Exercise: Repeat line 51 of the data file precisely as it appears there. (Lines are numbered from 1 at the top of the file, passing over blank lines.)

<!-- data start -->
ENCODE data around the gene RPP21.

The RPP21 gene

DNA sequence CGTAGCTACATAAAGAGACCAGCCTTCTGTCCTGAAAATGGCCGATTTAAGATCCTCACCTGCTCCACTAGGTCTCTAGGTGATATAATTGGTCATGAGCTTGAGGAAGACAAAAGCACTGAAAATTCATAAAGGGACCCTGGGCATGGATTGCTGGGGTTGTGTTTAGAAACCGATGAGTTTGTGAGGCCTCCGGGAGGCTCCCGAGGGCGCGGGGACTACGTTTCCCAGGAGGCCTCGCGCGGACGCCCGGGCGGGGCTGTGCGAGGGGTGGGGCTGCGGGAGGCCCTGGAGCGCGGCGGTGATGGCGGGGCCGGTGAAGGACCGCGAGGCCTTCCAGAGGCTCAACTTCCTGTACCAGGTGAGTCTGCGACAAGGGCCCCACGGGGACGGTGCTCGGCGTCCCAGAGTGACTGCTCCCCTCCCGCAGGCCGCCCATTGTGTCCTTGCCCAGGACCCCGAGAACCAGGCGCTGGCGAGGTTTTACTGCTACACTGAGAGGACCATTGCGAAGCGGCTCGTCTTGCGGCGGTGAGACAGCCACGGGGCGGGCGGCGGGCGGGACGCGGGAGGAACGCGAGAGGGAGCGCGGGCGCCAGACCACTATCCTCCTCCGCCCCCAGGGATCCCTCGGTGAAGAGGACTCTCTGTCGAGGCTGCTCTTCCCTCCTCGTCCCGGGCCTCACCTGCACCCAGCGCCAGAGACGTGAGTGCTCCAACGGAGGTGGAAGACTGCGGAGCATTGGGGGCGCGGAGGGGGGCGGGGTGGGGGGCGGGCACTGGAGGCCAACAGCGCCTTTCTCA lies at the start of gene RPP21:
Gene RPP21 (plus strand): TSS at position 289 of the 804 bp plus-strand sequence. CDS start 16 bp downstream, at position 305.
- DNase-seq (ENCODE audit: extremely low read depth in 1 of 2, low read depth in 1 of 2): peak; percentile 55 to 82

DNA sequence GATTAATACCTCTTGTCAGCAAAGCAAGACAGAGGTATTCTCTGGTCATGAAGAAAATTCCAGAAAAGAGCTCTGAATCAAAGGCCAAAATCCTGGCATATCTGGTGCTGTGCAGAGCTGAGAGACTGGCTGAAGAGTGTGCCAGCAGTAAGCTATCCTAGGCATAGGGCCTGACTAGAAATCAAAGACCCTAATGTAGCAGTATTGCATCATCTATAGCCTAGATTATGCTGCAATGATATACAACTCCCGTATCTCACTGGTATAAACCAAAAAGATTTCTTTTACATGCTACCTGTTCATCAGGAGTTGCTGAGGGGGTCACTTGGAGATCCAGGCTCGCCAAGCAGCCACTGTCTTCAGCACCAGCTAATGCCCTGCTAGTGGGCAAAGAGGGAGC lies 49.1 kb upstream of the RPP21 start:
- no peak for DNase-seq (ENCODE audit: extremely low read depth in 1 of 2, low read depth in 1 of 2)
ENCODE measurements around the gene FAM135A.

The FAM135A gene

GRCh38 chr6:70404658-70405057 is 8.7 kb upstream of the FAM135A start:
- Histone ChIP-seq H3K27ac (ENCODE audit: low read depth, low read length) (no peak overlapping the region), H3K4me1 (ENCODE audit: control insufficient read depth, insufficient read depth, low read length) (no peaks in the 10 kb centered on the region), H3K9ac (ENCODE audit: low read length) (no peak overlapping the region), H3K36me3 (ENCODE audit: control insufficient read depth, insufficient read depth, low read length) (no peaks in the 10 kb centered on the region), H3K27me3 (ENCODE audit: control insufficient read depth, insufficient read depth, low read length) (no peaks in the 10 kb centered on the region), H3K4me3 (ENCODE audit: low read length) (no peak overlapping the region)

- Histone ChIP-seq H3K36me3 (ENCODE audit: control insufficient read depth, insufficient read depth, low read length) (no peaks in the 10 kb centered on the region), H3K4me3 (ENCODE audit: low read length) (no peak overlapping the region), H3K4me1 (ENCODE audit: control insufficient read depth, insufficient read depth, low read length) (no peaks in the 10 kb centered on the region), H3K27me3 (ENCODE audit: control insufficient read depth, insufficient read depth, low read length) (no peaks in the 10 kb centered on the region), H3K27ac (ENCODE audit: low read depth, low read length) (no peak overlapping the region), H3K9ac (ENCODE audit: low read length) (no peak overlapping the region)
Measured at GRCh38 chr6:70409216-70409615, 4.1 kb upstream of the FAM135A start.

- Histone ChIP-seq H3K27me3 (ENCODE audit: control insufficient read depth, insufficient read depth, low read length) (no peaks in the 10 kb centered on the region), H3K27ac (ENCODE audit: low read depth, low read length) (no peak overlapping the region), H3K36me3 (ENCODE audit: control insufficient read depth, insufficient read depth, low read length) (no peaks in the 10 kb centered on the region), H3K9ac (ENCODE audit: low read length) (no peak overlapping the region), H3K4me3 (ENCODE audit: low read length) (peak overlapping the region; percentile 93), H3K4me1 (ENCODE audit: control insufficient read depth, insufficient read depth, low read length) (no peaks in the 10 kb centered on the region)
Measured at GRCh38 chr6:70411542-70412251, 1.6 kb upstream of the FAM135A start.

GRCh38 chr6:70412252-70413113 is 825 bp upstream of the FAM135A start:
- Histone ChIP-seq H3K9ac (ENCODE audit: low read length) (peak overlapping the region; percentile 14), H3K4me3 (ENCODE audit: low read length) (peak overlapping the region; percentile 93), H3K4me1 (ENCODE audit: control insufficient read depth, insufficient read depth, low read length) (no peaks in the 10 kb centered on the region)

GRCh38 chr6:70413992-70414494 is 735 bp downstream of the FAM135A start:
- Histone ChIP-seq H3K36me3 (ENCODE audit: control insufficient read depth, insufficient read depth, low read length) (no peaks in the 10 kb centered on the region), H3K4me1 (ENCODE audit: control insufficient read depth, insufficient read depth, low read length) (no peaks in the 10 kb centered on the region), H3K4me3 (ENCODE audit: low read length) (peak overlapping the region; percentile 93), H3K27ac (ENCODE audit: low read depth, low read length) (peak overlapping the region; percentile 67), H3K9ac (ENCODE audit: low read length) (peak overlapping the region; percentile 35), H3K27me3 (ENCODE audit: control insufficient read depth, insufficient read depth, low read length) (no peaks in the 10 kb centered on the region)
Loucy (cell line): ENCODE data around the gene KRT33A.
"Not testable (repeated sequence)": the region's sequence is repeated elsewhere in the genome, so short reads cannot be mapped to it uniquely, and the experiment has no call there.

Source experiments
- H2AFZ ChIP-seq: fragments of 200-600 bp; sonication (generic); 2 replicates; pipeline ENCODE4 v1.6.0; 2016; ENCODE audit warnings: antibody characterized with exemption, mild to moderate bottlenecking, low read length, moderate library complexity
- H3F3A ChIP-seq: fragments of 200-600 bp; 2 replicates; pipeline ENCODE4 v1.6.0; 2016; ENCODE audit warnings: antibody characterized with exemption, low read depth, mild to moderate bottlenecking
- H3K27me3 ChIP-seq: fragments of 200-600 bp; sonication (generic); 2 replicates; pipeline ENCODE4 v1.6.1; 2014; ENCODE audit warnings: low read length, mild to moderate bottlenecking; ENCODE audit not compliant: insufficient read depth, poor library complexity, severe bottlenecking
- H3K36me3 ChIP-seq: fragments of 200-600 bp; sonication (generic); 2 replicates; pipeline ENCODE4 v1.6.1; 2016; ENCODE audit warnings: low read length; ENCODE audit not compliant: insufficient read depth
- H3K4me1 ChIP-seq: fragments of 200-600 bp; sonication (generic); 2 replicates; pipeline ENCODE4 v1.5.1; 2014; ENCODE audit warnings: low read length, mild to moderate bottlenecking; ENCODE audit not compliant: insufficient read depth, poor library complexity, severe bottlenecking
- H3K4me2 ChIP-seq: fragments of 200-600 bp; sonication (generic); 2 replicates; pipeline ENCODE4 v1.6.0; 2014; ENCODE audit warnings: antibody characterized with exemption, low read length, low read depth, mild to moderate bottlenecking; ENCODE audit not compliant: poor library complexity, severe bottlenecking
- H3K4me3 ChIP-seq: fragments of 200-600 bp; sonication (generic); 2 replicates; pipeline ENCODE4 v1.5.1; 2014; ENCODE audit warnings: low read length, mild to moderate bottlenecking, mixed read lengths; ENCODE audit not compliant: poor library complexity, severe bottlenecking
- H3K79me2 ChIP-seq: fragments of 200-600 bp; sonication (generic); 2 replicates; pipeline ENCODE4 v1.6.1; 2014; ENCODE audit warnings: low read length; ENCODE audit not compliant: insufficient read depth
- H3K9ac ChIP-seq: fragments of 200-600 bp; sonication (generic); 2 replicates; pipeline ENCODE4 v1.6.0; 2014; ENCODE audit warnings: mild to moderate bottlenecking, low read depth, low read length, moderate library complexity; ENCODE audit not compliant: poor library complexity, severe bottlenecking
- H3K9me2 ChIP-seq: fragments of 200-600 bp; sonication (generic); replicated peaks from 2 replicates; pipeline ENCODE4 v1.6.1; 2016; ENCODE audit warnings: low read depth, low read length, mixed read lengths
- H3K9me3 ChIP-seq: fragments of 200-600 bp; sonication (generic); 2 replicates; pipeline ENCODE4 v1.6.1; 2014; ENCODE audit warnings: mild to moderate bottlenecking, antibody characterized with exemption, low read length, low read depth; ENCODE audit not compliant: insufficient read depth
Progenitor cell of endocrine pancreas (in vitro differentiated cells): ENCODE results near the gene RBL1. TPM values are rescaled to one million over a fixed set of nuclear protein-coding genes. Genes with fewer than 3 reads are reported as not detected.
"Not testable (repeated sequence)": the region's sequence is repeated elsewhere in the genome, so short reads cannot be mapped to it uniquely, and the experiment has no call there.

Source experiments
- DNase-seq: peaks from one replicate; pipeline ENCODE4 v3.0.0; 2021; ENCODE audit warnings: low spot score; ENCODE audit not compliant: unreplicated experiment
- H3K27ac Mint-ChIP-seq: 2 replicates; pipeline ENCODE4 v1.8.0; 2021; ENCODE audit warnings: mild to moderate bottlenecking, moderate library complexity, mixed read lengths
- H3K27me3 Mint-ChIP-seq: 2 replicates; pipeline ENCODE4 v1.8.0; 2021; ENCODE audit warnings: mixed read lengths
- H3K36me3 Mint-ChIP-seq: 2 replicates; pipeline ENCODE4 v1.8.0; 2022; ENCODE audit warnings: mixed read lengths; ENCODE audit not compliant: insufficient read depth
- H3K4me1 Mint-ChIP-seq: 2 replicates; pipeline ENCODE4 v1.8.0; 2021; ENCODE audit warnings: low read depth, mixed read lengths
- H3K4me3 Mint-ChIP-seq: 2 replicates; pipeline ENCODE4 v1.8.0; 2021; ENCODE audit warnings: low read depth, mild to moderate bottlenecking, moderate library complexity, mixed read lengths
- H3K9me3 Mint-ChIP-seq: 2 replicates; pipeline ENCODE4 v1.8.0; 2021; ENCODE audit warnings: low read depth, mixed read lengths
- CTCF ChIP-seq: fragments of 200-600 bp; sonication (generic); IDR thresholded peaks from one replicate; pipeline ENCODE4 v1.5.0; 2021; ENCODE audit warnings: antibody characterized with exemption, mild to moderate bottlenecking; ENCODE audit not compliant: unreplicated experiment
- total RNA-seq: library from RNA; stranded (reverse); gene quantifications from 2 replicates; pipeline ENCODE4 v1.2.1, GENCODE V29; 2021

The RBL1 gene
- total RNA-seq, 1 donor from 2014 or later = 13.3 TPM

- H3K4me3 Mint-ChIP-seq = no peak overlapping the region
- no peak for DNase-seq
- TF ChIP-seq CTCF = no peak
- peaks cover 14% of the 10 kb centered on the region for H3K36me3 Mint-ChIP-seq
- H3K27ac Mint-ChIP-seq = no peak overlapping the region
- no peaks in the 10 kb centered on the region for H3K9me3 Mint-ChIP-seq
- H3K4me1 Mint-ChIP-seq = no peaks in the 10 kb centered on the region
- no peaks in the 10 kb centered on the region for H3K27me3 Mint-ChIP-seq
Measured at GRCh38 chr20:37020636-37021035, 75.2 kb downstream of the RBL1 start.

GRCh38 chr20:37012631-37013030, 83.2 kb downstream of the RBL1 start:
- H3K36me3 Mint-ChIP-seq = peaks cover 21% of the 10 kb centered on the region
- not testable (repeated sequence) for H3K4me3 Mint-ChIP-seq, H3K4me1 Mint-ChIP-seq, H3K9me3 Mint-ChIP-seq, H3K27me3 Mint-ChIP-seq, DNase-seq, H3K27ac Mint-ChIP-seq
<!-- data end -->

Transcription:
- peaks cover 14% of the 10 kb centered on the region for H3K36me3 Mint-ChIP-seq